Met Police launches recruitment drive near where Sarah Everard was kidnapped

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Police have launched a recruitment drive to discuss the selection process for new officers not far from where Sarah Everard was abducted.

About six officers with clipboards chatted with the public, along with about three civilian employees in a bid to get more candidates to join the Met Police.

Officers handed out leaflets about the new police diploma and encouraged passers-by to join the force at the stand outside Tooting Broadway station in south London today.

Posters around the booth read “a career like no other” and “what is the selection process? “

The staff involved in the control process also explained how the controls are carried out.

The flyers distributed included flyers focused on the Met’s verification process that has come under scrutiny since the murder of Sarah Everard by PC Wayne Couzens.

The materials were distributed near Tooting Broadway tube station - not far from where Wayne Couzens kidnapped Sarah Everard in Clapham

The materials were distributed near Tooting Broadway tube station – not far from where Wayne Couzens kidnapped Sarah Everard in Clapham

One said a new measure would see an applicant convicted of domestic violence being flagged in the face of a series of additional interviews.

These include meetings with management and unions to discuss the allegations and decide whether the request should be denied.

But some women did not believe the force was doing enough to protect the public from rogue officers following the shocking murder of Ms Everard at the hands of serving police officer Wayne Couzens in March of this year.

Alana Nikanorova, 31, from Streatham, south London, said: “I don’t think they have done enough to solve the institutional problems at the heart of the police.

‘They [the police] may change the verification process, but it is not enough. They need to do a lot more to regain the trust of so many women.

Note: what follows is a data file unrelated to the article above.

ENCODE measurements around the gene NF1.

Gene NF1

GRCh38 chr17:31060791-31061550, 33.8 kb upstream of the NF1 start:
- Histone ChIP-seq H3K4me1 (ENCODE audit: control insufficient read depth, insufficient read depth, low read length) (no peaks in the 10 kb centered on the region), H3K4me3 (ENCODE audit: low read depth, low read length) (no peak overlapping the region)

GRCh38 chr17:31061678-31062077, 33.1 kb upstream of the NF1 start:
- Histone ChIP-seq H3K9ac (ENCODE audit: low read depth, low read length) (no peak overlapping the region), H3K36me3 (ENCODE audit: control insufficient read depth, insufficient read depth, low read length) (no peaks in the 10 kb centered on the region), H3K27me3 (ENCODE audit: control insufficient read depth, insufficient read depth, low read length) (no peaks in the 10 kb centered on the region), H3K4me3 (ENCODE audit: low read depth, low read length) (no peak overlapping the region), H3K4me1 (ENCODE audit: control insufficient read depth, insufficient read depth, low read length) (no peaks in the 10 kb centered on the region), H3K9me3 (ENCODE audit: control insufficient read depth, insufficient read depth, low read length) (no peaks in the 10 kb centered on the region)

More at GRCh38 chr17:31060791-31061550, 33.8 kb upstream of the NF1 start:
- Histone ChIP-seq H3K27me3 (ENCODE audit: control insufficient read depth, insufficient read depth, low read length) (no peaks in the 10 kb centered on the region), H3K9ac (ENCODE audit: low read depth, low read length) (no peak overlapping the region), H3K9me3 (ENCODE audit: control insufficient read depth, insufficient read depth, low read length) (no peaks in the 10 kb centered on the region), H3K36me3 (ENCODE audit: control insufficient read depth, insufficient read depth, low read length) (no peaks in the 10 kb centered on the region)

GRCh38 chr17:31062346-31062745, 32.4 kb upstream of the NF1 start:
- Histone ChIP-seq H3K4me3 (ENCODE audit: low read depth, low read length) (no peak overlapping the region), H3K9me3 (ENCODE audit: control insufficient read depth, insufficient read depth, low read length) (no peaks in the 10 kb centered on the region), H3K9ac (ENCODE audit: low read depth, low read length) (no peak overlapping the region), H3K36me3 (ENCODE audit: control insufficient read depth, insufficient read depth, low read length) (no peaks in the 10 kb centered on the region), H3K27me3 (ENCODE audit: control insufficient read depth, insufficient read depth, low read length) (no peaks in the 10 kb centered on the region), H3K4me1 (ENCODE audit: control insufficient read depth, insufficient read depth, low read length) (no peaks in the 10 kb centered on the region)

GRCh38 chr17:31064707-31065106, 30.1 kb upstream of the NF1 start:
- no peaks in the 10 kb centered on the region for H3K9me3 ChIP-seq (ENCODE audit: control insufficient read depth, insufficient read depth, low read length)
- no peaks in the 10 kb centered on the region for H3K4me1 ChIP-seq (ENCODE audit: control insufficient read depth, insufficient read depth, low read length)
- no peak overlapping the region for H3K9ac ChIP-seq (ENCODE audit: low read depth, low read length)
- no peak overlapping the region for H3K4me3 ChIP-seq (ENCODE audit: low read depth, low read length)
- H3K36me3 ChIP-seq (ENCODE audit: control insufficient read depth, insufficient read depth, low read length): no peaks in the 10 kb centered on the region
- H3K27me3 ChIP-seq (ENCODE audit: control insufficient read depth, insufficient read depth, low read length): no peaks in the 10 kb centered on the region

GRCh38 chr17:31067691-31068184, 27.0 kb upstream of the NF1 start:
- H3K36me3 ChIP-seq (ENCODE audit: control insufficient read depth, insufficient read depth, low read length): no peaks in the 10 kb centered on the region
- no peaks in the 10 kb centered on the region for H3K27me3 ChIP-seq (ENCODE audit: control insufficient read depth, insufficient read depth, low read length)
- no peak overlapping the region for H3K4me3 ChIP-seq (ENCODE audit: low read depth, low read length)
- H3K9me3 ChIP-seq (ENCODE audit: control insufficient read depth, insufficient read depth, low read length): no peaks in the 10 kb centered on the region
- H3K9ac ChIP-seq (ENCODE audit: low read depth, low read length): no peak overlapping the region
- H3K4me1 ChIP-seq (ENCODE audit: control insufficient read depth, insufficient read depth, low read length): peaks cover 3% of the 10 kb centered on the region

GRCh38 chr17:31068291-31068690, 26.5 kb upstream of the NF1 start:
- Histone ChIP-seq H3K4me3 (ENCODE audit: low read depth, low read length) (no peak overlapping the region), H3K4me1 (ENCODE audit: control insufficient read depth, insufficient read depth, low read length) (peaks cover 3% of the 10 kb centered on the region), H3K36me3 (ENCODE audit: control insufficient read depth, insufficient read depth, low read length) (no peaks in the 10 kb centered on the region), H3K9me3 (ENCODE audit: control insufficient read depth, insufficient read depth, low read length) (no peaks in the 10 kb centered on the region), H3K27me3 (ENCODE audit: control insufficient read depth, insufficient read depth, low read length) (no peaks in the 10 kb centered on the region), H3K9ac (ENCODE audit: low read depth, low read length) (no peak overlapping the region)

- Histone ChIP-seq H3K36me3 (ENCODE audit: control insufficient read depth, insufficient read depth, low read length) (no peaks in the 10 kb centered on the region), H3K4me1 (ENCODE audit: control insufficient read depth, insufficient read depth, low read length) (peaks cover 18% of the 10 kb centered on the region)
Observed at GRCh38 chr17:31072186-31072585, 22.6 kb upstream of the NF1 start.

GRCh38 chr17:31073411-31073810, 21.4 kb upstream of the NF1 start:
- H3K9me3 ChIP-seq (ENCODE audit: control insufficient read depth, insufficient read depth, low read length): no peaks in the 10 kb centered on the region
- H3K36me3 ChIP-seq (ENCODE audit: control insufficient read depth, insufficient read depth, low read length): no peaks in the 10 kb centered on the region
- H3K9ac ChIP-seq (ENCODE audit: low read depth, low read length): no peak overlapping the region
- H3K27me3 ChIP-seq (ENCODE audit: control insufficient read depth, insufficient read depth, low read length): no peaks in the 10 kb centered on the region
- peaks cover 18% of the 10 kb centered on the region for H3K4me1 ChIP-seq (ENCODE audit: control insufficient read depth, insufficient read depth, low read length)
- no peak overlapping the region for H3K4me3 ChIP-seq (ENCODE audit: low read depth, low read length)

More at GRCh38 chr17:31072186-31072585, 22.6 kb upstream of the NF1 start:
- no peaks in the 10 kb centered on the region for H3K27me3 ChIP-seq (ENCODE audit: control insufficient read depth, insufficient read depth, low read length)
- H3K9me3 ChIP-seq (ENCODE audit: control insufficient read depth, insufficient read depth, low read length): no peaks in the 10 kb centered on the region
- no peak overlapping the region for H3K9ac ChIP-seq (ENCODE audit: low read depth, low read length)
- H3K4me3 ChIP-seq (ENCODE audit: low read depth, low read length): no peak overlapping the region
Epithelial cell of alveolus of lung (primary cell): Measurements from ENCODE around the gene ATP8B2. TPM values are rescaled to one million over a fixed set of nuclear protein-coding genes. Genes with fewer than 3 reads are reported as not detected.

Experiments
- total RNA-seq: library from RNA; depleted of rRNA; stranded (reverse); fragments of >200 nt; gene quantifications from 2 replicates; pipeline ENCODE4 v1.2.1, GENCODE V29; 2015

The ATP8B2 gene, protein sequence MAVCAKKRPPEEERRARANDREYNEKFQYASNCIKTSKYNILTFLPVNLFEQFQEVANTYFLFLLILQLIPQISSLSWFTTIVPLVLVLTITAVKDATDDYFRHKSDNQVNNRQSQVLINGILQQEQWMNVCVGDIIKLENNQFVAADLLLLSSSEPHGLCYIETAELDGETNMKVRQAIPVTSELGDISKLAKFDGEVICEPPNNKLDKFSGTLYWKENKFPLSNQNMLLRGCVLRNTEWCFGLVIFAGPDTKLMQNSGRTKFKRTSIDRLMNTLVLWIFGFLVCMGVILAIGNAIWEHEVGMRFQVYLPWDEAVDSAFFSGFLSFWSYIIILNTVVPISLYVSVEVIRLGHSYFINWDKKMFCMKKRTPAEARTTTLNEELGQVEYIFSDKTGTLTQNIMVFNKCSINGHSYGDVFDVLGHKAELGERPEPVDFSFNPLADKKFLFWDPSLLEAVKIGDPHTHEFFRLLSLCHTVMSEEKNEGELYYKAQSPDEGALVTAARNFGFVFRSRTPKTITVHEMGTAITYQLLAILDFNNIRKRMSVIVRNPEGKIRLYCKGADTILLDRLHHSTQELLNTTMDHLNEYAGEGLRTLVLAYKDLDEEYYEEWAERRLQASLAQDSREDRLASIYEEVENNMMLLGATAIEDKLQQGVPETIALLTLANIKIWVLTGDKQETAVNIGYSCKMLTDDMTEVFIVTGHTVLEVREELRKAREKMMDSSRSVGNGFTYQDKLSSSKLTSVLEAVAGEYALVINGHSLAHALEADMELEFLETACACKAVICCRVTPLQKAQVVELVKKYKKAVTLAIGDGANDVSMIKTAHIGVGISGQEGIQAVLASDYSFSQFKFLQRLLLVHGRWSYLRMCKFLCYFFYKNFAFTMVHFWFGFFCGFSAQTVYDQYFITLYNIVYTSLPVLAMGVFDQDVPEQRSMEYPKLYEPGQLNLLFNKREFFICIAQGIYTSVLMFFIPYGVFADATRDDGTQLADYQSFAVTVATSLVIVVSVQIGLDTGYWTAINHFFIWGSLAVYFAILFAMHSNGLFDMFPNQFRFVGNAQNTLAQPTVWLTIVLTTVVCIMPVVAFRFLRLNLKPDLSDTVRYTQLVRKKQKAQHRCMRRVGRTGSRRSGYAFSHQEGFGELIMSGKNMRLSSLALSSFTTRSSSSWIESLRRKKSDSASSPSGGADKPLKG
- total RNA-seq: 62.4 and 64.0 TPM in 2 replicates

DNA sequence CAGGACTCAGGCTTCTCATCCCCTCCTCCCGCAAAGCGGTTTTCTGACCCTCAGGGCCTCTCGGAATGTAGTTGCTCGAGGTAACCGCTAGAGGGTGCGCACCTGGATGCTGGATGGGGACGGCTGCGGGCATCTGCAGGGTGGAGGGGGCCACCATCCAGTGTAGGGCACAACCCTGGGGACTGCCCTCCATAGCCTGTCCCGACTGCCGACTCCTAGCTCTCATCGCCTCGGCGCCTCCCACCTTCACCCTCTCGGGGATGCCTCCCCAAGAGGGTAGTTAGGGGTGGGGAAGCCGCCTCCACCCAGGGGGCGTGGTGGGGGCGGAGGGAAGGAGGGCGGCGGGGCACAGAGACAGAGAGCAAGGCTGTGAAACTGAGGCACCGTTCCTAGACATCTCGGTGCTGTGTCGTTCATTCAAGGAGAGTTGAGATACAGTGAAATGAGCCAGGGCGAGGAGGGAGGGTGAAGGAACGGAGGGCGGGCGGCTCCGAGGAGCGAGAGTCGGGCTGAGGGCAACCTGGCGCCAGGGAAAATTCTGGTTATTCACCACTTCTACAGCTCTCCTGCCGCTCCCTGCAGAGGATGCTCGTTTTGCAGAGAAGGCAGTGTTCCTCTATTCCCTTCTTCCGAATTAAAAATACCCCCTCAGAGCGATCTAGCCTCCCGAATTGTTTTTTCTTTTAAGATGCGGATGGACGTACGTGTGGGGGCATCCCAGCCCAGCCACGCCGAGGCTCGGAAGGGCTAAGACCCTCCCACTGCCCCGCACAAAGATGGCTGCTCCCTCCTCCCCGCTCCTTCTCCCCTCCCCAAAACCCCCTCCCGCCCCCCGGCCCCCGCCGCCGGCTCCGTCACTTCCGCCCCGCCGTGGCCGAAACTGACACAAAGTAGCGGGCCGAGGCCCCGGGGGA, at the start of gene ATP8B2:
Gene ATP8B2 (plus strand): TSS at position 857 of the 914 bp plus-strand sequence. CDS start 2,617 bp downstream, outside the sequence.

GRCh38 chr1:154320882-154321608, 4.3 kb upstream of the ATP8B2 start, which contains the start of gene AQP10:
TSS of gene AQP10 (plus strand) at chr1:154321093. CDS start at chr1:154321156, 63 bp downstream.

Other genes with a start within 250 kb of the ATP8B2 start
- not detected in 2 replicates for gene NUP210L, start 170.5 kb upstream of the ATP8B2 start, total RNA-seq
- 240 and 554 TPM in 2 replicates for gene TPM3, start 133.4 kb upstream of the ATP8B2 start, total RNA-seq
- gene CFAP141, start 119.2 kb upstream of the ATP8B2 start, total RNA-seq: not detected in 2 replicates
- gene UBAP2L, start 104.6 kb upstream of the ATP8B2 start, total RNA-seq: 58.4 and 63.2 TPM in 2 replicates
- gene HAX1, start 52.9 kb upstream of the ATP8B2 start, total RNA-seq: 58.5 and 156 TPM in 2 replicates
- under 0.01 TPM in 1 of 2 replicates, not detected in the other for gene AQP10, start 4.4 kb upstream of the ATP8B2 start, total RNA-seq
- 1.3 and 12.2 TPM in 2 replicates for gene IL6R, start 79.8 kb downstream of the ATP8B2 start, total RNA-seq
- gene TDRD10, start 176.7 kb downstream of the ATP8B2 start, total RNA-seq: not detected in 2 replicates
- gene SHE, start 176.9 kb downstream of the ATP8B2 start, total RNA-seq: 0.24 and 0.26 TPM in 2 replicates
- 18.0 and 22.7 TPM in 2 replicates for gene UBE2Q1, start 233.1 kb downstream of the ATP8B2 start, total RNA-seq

“The advice they gave after Wayne Couzens’ conviction was absolutely ridiculous and the way they monitored the [Sarah Everard] the vigil was even worse. And this attitude comes from the top, so it needs fundamental changes.

“It will take a lot more to fix all these problems. “

After Couzens was sentenced to life imprisonment, Met advises women to report a bus if they don’t feel safe when pulled over by a male officer.

Sara Maleaux, 27, from Tooting, added: “I have never had a problem with the police before, but after what happened this year and the way the Met reacted to the protest, I am found myself looking at the police in a different way.

“I was much less safe walking around at night. The police are supposed to be there to protect us, but now we have to beware of them too.

About six officers with clipboards chatted with the public, along with about three civilian employees in a bid to get more candidates to join the Met Police.

About six officers with clipboards chatted with the public, along with about three civilian employees in a bid to get more candidates to join the Met Police.

“It was bad enough before Sarah Everard was murdered, but now it’s a thousand times worse, because who do we turn to for help?”

During a vigil at Clapham Common shortly after Ms Everard’s death, Met was criticized for arresting women during the protest.

Angela Nabong, 49, from West Norwood in south London, said: “I trust the police because I know the majority are there to help, but I feel less safe and take more precautions when I’m alone at night. ‘